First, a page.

Politico vs. Brent Bozell: Do They Read Their Own Articles?

Ben Smith at Politico is challenging MRC president Brent Bozell’s objection to ABC’s Executive Washington Editor George Stephanopoulos having a daily series of phone calls with White House chief of staff Rahm Emanuel, as well as James Carville and Paul Begala, as reported by Politico:

I don't think they have the story quite right, nor does its author, John Harris, who emails:

The calls are certainly a fascinating Washington ritual, but by no means do I think George Stephanopoulos is participating in strategy sessions.

Did John Harris read his own story? Here’s what he wrote in the original article about George and Rahm and James and Paul, hatching the Democratic public-relations line of the day (which is somehow not strategy-making):

Everyone likes to deride the "conventional wisdom." In fairness, though, the wisdom is not yet conventional at the moment it is hatched. And in any given news cycle, it is quite likely that Washington’s prevailing political and media interpretation — at least on the Democratic side — is being hatched on these calls.

Don't these competing claims make Harris look like he's back-tracking as fast as he can? The original newsworthiness of this article was to show how these men -- all Republican-whacking veterans of the 1992 Bill Clinton campaign -- are tremendously relevant again now that Emanuel's at Obama's right hand. But once conservatives reiterate that Stephanopoulos is too close to Democratic power to be trusted by the audience, Harris is lamely claiming:

To my mind, he established his journalistic bona fides more than a decade ago, even as the Clinton administration was still underway, when he showed his willingness to report aggressively on Democrats as well as Republicans.

Ben Smith then turns to ABC spokesman Schneider for more damage control:

"George speaks to Rahm, but he speaks to plenty of conservatives and Republicans every single day -- that’s part of his job. The idea that there is some daily conference call that he hops on is just nonsense and not true," said Schneider, who added that he didn't think the Politico piece implied otherwise.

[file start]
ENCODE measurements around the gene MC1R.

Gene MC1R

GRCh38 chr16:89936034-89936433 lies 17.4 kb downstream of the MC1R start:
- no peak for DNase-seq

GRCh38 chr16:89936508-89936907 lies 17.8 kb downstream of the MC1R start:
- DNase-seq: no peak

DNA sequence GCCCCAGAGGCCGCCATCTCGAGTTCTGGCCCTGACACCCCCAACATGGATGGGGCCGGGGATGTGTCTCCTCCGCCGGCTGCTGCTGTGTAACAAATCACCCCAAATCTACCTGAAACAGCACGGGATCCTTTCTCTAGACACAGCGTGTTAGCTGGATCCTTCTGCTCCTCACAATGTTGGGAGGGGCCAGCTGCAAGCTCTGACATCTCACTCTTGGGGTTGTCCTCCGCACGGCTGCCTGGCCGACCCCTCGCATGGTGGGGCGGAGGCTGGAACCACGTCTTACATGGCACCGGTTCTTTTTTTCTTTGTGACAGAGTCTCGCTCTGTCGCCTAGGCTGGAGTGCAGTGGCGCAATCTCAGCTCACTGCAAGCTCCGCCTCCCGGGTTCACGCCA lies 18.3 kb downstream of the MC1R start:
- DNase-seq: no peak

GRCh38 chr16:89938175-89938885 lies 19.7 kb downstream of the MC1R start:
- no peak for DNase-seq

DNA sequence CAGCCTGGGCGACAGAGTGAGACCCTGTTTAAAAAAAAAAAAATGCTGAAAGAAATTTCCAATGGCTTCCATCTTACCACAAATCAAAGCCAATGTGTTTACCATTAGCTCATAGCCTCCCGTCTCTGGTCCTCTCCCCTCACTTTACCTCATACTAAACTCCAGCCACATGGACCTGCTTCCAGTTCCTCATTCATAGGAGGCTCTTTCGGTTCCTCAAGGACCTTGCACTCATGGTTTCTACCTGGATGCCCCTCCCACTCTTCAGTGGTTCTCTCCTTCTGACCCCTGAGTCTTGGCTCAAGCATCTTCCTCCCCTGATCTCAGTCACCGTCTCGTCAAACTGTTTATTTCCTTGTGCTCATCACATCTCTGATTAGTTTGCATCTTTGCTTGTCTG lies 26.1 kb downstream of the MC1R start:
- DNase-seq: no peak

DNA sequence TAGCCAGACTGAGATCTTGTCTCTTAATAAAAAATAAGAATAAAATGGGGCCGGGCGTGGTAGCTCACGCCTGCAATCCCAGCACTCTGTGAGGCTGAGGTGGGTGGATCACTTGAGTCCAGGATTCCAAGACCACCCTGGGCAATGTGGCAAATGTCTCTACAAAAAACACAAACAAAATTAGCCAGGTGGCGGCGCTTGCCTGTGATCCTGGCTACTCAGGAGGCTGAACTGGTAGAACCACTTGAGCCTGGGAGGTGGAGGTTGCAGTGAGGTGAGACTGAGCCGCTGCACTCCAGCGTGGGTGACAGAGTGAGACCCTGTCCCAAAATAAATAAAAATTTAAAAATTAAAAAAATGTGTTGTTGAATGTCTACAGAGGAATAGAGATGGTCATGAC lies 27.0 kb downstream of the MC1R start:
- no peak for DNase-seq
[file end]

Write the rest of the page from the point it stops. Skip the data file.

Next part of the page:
This is an apples-and-oranges defense. Let's stipulate that George talks to Republicans (even conservatives) every workday. That is not the same thing as having what Emanuel told Harris was a "17-year-long conference call." If he was talking to certain Republicans on every workday, that would be more comparable -- except they would not have worked in the partisan trenches together.

Politico seems to be asserting today that no one should really take seriously their original articles, once they're presumed to be problematic for the liberal media. Why did Harris write this warm story with no question as to whether these calls compromise George's journalistic independence -- if he's ever had any? Clearly, the original story suggests George is simply a cog in the Democrat message machine:

Emanuel is the most likely to be talking policy, usually some program Democrats can use to score points in the daily partisan brawl with Republicans.

Stephanopoulos’ role is as the analyst and the skeptic. "George is really a big-systems thinker," Begala said. "As a journalist, he is half of a political scientist, and because he’s not in the partisan battles anymore, he sees things differently."

It is a sensitive point for Stephanopoulos, who shot to fame as a Bill Clinton retainer and has worked hard to fashion a reputation as an independent journalist.

He said he does not surrender that role when he gets on the calls, nor does he surrender personal feelings that go back nearly 20 years.

"We are all good friends," he said. "We just like talking to each other, and I learn a lot from it ... and that’s why we have been doing it for so long."

Still, the line between journalism and politics is not always bright. Begala said he often can’t remember the originator of any particular insight: "We talk so much — was this my idea that James changed, or was this George’s observation that Rahm tweaked?"

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